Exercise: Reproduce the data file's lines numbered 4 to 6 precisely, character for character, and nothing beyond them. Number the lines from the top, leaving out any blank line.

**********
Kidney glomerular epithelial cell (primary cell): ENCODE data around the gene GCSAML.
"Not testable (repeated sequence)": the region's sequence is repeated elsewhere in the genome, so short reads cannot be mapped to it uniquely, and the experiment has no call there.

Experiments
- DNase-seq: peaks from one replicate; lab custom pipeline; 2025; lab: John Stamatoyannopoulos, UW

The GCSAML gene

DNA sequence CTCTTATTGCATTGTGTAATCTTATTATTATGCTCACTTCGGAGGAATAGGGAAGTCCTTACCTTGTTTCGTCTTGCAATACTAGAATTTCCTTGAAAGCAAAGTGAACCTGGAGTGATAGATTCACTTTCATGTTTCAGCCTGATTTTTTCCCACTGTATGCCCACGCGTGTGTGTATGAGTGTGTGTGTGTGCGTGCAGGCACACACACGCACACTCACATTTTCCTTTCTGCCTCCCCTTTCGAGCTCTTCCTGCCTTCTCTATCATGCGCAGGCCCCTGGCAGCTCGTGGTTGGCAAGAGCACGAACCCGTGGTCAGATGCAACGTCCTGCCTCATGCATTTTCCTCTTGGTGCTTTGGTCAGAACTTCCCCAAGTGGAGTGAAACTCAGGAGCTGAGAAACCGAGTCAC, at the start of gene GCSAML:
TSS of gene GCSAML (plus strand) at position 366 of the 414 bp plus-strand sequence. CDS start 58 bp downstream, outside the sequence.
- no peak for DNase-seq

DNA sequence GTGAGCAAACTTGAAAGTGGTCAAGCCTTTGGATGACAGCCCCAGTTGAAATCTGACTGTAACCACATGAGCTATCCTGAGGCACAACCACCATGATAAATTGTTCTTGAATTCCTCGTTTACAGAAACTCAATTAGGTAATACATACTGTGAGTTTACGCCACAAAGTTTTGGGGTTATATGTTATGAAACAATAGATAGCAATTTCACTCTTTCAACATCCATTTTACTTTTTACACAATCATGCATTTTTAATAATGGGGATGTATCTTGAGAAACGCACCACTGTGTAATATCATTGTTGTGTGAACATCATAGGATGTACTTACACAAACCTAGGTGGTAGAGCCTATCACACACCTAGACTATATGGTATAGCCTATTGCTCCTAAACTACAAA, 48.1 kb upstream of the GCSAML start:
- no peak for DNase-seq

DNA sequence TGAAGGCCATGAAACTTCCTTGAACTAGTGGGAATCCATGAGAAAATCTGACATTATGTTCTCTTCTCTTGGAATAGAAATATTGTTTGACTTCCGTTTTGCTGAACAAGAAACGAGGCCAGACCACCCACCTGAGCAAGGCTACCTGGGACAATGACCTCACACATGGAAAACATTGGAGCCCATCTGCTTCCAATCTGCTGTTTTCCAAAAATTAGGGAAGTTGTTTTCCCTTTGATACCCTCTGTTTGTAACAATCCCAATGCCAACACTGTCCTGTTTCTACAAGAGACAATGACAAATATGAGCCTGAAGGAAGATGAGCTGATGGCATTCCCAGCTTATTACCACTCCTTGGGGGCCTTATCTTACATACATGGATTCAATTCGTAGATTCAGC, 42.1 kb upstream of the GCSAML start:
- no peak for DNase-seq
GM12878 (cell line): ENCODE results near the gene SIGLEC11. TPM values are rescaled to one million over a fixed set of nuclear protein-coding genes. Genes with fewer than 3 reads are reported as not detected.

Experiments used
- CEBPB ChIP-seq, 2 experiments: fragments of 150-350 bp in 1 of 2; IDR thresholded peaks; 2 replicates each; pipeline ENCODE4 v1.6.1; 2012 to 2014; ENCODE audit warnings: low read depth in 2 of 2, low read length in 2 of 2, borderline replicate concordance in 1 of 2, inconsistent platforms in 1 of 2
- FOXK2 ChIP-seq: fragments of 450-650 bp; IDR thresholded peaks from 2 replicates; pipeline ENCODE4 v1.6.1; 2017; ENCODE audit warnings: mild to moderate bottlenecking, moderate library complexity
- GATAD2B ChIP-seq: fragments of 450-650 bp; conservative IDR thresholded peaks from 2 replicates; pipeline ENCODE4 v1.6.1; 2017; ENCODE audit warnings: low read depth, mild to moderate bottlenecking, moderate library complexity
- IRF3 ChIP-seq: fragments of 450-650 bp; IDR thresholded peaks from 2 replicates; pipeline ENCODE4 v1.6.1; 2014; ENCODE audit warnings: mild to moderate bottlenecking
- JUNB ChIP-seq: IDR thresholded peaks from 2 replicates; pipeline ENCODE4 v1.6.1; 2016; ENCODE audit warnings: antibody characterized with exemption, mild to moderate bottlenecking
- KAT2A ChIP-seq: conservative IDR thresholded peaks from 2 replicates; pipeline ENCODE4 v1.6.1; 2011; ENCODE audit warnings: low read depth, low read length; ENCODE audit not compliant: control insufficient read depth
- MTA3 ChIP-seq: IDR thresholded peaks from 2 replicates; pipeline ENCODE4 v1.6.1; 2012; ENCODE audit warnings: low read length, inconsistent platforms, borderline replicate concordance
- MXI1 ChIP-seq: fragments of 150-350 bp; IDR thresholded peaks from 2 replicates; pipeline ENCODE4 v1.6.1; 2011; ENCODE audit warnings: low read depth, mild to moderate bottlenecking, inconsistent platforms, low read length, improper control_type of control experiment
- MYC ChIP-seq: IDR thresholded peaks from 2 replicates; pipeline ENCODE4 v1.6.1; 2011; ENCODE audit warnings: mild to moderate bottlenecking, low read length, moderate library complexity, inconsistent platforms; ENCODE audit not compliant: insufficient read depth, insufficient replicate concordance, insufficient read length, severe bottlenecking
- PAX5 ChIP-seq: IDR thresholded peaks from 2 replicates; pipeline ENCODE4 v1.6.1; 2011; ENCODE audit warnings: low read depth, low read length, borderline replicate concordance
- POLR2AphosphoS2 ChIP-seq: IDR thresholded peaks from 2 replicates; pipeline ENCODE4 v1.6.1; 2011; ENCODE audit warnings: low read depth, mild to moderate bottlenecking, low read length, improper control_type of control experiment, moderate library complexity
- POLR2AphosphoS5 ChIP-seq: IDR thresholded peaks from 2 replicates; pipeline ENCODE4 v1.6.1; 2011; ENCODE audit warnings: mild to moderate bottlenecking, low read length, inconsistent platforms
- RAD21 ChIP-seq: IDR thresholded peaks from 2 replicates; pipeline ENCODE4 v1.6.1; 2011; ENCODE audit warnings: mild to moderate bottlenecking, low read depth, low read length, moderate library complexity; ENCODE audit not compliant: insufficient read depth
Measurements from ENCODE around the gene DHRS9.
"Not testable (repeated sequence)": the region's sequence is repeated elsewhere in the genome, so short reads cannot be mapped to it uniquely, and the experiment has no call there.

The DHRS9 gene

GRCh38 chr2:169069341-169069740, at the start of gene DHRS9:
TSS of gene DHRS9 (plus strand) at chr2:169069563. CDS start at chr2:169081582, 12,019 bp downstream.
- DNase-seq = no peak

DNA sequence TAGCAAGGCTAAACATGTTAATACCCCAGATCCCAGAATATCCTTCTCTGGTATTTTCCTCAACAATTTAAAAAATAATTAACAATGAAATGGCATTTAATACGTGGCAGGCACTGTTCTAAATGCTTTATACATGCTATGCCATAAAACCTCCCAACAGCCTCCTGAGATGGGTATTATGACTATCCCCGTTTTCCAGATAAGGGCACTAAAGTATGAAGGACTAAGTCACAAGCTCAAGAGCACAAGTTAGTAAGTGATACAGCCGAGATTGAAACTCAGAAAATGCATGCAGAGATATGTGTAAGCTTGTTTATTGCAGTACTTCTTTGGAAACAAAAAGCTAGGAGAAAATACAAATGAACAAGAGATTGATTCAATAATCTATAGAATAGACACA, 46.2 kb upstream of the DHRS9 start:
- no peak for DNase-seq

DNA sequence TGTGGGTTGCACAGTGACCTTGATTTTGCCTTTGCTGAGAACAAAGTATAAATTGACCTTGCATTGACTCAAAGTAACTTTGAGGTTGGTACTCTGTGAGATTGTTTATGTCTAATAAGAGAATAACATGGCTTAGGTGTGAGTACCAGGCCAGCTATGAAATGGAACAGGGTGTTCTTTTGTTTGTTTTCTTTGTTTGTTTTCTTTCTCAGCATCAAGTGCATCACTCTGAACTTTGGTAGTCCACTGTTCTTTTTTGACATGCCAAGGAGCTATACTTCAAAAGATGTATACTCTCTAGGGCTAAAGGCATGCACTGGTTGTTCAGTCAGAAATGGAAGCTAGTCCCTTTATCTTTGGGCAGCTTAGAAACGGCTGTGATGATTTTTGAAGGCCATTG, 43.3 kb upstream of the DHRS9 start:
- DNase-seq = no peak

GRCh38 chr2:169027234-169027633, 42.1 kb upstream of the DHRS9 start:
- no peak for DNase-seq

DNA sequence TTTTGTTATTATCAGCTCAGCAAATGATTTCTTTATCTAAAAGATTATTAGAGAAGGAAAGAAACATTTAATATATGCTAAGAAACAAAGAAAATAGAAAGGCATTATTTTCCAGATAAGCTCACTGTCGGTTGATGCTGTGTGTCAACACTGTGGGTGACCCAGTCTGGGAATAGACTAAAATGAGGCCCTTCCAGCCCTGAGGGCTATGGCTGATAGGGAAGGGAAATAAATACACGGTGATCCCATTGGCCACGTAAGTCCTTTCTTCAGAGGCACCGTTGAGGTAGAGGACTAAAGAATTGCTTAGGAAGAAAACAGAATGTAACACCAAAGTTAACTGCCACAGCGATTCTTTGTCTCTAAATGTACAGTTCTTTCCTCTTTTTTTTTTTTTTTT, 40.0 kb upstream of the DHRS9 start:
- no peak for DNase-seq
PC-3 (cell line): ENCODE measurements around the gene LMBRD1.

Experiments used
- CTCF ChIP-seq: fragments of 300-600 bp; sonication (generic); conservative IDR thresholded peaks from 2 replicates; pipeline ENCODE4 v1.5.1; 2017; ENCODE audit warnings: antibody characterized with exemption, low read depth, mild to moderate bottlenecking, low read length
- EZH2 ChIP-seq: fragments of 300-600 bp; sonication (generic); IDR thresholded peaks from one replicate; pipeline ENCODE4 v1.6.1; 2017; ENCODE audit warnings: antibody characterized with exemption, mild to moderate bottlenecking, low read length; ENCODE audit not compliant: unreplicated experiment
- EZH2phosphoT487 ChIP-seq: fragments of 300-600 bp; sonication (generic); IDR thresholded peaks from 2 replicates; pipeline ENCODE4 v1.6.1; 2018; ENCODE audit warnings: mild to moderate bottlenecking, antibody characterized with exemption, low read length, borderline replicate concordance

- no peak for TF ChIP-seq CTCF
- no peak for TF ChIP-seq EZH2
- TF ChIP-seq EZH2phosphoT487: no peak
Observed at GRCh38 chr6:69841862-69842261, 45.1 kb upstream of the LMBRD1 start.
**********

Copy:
- DNase-seq: peaks from one replicate; lab custom pipeline; 2025; lab: John Stamatoyannopoulos, UW

The GCSAML gene

DNA sequence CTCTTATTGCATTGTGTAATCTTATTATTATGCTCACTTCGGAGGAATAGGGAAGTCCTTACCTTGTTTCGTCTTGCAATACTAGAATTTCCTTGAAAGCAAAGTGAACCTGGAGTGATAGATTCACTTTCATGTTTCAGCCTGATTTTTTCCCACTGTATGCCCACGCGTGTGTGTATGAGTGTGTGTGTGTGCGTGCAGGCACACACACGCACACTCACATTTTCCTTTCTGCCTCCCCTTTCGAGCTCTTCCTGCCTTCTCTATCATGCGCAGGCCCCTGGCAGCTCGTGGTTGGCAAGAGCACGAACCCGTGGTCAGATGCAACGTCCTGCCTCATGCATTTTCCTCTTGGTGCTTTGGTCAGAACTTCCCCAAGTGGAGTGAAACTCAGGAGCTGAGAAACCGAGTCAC, at the start of gene GCSAML: